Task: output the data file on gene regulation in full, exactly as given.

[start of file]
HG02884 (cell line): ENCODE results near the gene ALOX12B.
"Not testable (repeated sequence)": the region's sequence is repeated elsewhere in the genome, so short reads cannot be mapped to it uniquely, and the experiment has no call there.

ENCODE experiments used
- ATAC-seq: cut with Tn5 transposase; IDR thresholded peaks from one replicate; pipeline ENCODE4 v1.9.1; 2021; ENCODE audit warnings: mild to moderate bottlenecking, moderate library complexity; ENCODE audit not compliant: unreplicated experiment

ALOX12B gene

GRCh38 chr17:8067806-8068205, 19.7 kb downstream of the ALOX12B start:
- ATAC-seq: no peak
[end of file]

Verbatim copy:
HG02884 (cell line): ENCODE results near the gene ALOX12B.
"Not testable (repeated sequence)": the region's sequence is repeated elsewhere in the genome, so short reads cannot be mapped to it uniquely, and the experiment has no call there.

ENCODE experiments used
- ATAC-seq: cut with Tn5 transposase; IDR thresholded peaks from one replicate; pipeline ENCODE4 v1.9.1; 2021; ENCODE audit warnings: mild to moderate bottlenecking, moderate library complexity; ENCODE audit not compliant: unreplicated experiment

ALOX12B gene

GRCh38 chr17:8067806-8068205, 19.7 kb downstream of the ALOX12B start:
- ATAC-seq: no peak